Manufacturers are responsible for damages caused by the defective product. Sellers of the product, which includes everyone between the manufacturer and the reseller such as wholesalers and distributors - those who are considered to be in the "chain of commerce" - may be liable, even if they didn't know of or cause the defect.

    There may be a question whether the seller can be held liable for a defect in a product if you purchase "second hand goods." This varies upon the circumstances and from state to state. However, if the product was guaranteed to work like new, then there may be a basis for liability.

    Tracking down all of the parties who may be responsible is tricky - a good attorney will be vital in finding all of the parties that should be sued.


Q: Will I need a lot of money to pursue a claim?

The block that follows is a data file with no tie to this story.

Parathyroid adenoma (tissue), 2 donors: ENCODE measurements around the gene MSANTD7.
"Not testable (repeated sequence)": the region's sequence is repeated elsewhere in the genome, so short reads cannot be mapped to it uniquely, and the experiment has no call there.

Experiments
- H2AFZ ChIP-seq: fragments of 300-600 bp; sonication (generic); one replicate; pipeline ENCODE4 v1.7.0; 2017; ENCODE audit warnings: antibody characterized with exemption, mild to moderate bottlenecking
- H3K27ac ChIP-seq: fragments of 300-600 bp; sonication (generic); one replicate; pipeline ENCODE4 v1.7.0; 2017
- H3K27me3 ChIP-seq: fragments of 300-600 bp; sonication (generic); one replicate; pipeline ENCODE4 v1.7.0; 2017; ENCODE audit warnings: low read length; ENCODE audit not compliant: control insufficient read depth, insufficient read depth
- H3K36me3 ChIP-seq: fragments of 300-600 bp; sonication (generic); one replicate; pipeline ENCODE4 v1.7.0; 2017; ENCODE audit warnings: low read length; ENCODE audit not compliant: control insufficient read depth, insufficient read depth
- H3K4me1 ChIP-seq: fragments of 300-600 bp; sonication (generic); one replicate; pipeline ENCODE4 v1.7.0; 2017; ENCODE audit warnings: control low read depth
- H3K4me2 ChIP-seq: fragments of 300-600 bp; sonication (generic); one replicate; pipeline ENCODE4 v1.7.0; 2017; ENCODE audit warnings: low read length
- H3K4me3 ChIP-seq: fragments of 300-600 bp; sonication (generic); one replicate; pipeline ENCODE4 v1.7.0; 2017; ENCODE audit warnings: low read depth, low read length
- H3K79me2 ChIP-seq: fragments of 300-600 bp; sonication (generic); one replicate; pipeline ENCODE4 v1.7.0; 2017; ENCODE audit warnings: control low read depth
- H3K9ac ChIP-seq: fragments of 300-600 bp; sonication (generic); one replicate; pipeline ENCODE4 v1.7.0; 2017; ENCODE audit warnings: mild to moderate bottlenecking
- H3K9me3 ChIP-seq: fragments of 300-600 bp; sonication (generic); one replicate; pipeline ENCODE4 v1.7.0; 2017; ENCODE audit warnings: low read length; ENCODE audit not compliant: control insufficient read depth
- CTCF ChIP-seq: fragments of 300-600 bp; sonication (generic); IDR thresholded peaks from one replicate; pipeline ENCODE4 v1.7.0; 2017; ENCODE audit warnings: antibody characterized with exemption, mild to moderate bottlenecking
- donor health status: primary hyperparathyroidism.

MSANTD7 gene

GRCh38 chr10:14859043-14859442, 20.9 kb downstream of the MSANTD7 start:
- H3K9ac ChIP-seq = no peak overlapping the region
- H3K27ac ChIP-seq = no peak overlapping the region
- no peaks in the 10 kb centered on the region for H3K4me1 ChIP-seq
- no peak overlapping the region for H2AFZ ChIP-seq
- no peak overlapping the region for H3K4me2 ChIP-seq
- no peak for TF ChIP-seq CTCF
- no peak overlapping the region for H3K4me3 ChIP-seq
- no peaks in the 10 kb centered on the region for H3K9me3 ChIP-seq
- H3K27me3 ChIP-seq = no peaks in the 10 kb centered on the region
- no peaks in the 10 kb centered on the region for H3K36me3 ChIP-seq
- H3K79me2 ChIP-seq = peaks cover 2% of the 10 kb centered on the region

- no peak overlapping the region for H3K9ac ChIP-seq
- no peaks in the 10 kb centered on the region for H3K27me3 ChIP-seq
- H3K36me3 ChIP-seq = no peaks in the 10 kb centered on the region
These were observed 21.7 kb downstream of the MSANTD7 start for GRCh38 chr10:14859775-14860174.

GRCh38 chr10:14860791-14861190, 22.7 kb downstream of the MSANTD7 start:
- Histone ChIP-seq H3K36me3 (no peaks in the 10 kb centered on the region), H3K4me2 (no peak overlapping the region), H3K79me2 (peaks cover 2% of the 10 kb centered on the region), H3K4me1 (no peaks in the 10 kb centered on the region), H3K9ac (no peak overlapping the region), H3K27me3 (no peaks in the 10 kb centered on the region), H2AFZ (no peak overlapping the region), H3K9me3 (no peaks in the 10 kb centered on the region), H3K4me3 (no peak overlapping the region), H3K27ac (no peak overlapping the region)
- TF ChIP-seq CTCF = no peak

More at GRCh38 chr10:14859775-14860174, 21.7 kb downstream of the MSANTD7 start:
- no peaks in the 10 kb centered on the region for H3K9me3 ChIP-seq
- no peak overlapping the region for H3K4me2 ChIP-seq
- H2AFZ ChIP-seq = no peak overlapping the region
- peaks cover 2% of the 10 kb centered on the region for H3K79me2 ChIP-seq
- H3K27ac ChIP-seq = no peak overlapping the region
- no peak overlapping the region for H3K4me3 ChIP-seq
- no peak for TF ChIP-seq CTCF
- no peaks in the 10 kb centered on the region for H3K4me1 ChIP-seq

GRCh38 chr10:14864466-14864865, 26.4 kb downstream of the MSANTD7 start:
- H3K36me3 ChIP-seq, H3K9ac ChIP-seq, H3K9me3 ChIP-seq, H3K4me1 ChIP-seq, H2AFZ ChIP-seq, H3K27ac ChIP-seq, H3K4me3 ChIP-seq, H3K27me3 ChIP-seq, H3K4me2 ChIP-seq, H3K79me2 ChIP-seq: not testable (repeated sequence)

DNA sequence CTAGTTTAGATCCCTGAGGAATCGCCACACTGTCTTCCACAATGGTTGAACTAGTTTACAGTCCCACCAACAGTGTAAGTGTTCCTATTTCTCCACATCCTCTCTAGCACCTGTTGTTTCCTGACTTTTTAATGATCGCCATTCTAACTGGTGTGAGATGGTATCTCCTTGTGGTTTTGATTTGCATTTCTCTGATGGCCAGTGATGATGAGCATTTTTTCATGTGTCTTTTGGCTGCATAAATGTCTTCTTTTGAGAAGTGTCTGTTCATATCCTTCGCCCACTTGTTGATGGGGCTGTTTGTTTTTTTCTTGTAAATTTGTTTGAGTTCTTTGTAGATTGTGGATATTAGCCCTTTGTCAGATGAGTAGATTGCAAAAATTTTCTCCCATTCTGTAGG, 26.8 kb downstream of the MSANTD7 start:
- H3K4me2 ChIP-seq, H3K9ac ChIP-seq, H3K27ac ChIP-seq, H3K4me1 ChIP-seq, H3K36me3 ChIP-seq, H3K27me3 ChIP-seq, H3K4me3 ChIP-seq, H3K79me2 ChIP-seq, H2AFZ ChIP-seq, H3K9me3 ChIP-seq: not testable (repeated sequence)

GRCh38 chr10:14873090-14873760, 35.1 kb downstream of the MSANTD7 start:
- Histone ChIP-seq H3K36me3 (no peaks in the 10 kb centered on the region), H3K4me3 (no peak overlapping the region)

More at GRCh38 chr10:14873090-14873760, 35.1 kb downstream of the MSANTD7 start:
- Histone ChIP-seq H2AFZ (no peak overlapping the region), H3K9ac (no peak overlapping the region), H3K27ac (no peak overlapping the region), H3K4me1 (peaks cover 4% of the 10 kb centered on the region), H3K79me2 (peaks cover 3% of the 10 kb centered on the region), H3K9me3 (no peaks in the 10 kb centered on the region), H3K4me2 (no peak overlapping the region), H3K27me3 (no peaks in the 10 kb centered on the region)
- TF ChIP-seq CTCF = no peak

• A: Most product liability cases are taken on a "contingency fee" basis, which means that you don't have to pay the attorney unless they're successful. If they do get you some compensation, then they take a percentage of the settlement. In some states the attorney is even allowed to pay the expenses in the lawsuit (witness fees, medical bills, and so forth) and you reimburse those at the end of the case from the settlement or award. Some states require that you pay the costs as they come up, so it's important to discuss this with your attorney up front.


Q: Will it affect my case if I used the product in a way not necessarily intended?

  • A: Manufacturers are obligated to anticipate foreseeable misuse by consumers. They're required to warn consumers about potential dangers when using the product in manners not intended. If it was not possible to foresee the manner in which a consumer used a product, the manufacturer may not be liable for any damages.